War and Peace Readalong, Part 3: Tolstoy Basically Started Tumblr

To follow along with our War and Peace Newbies Readalong, follow either the hashtag or our fearless leader, Laura, on Twitter. Pretty much everything the group posts will be found there.


1. What Went Down in Volume 1, Part 3

Now that Pierre is one of the wealthiest men in Russia, everyone in high society is fawning over him. Prince Vasili sets him up with a diplomatic job in Petersburg, and Pierre hates it. Anna Pavolvna Scherer encourages Pierre to marry Vasili’s daughter Helene, and Pierre hates that even more. He thinks Helen is vacuous. She is quiet, uninteresting, and concerned with little more than her beauty. But pretty soon, so is Pierre. Despite his misgivings, he can’t really help himself from staring at her … bounty. Oh, and there’s this little rumor that Helene and her brother Anatole have  an incestuous relationship. So there’s that.

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War and Peace Readalong, Part 2: War is Boring but 1-Star Reviews Aren’t

A Note on Names: Since I am reading the Maude translation, I will be using its version of certain names in the text: Andrew instead of Andrei, Nicholas instead of Nikolai, etc. I’m sure you will hate it, but this is the book I’m reading and these who they are to me. 


1. What Went Down in Volume 1, Part 2

In Part II we leave Petersburg high society and venture out to Braunau, Austria. General Kutuzov, the head of the Semyonovsky regiment, is so opposed to his men joining the Austrians in their fight against Napoleon that he makes them dress in rags, in the hopes that the Austrians will refuse their help. It matters not, since the Austrians surrender anyway, thereby clearing a path toward the Russians for Napoleon and his army. Despite Kutuzov’s attempts, the Semyonovsky regiment will soon see action.

Meanwhile, in the Pavlogradsky regiment, Nicholas and company are ordered to destroy a bridge that the French must cross before they arrive. A siege occurs, and the regiment succeeds.

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War and Peace Readalong, Part 1: An Indictment of Love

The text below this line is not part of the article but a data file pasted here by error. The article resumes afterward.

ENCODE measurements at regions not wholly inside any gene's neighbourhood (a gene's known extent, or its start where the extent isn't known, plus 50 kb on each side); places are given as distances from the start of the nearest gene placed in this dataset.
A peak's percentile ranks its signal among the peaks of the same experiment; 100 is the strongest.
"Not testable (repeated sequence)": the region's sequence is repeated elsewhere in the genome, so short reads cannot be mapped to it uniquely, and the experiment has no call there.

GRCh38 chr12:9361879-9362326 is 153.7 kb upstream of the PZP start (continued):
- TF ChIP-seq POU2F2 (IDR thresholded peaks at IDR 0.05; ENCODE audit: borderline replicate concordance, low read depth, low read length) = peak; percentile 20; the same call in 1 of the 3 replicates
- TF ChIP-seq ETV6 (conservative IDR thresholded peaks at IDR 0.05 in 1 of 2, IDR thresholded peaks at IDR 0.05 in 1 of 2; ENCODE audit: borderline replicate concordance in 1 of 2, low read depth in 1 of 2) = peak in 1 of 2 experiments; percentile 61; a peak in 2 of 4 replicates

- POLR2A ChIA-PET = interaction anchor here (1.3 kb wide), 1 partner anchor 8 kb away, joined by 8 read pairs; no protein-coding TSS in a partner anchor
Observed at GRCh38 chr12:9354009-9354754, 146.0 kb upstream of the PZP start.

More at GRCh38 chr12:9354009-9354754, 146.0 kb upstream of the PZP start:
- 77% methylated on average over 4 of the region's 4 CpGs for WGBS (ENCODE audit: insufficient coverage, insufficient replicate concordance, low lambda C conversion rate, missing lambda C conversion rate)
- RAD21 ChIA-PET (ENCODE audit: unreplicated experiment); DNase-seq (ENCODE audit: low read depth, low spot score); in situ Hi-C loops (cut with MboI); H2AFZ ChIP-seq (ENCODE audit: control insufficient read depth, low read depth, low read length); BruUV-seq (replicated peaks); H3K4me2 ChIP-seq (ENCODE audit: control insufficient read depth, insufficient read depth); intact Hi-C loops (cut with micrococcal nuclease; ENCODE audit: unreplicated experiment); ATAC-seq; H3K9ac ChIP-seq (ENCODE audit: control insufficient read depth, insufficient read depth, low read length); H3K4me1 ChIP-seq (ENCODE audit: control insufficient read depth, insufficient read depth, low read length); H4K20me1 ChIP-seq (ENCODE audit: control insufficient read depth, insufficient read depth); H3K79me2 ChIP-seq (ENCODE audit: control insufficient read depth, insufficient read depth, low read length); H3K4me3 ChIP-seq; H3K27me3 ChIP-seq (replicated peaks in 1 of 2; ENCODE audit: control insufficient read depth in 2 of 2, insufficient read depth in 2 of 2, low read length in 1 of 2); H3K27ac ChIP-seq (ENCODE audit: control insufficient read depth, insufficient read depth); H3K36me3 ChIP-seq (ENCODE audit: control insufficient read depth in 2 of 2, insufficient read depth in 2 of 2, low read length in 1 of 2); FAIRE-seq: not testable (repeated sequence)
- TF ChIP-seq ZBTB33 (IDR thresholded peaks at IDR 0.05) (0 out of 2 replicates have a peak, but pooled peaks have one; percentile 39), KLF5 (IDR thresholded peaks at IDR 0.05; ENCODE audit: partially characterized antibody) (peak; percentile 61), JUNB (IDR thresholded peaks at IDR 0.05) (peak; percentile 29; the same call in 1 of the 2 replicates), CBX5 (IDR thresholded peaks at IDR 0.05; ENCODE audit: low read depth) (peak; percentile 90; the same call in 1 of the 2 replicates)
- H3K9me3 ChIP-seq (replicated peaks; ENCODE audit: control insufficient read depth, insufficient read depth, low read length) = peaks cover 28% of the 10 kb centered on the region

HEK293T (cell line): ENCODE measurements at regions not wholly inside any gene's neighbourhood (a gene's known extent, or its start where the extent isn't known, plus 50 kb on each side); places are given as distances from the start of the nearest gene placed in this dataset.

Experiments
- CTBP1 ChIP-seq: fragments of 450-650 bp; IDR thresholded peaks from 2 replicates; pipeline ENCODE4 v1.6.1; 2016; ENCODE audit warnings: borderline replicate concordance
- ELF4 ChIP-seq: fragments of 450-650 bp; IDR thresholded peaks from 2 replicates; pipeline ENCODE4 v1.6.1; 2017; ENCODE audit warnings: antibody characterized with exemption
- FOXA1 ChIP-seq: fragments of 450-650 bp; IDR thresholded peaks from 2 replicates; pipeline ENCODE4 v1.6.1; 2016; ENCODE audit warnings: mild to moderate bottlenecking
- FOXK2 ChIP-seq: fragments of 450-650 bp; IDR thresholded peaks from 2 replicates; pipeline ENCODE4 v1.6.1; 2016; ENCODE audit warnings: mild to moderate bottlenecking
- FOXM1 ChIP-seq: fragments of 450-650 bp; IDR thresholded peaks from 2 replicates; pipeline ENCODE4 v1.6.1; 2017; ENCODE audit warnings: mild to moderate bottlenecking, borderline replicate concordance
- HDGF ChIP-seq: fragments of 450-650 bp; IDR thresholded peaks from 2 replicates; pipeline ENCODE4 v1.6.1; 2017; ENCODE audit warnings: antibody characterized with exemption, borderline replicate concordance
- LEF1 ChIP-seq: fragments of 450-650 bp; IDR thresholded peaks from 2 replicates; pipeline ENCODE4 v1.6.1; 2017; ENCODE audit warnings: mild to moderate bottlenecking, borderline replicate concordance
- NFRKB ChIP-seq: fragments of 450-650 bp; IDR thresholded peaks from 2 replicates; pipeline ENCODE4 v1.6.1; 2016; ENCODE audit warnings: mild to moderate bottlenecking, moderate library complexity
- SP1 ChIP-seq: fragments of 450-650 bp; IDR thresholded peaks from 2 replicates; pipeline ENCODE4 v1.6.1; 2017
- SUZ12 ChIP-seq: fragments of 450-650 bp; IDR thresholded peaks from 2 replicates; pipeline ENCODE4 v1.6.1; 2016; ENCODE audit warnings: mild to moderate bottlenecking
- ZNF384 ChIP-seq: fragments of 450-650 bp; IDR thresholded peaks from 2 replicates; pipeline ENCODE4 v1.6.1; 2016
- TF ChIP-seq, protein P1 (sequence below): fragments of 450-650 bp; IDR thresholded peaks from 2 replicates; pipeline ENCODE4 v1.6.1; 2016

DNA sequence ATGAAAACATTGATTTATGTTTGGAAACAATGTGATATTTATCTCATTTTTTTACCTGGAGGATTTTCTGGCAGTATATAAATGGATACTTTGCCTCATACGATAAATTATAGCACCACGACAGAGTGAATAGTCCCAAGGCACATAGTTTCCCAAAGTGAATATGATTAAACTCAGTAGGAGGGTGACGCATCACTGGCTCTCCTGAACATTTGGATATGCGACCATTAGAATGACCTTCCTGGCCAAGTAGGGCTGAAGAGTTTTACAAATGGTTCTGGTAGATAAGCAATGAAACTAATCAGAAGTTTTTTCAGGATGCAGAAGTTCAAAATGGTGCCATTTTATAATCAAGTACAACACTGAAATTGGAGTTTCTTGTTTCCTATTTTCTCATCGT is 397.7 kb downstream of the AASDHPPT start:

This is the first of eleven posts I’ll be making about War and Peace over the next eleven Mondays, thanks to the War and Peace Newbies Readalong, hosted by Laura at Reading in Bed. Since this is the first week, it’s definitely not too late to join in. Just head here for the intro post, and get to reading. If you’re intimidated, then think of it this way: reading a 1500+ page book is hard work, in that it’s literally, physically difficult, so your reading time is basically workout time, too. Two birds, one stone. 


1. What Went Down

As expected with a 1500-page book written in 1865, a lot happens even though almost nothing happens. Part 1 (in my Everyman’s Library Edition) is 137 pages and much of it is about establishing the characters and placing the chess pieces on the board before they’re moved around for effect later. Long story short: Part 1 is about about lining people up either for Napoleon or against Napoleon and for Pierre or against Pierre.

At a society party at her home in Petersburg, Anna Pavlovna Scherer discusses the war with her friend Price Vasili Kuragin (great name, and one of about 1200 princes and princesses in War and Peace). In the opening paragraph of the novel Anna calls Napoleon the antichrist and declares that Russia is the only nation on earth capable of stopping him. Talk of the war dominates much of the party. People casually throw around words like “virulent” and “chimerical.”

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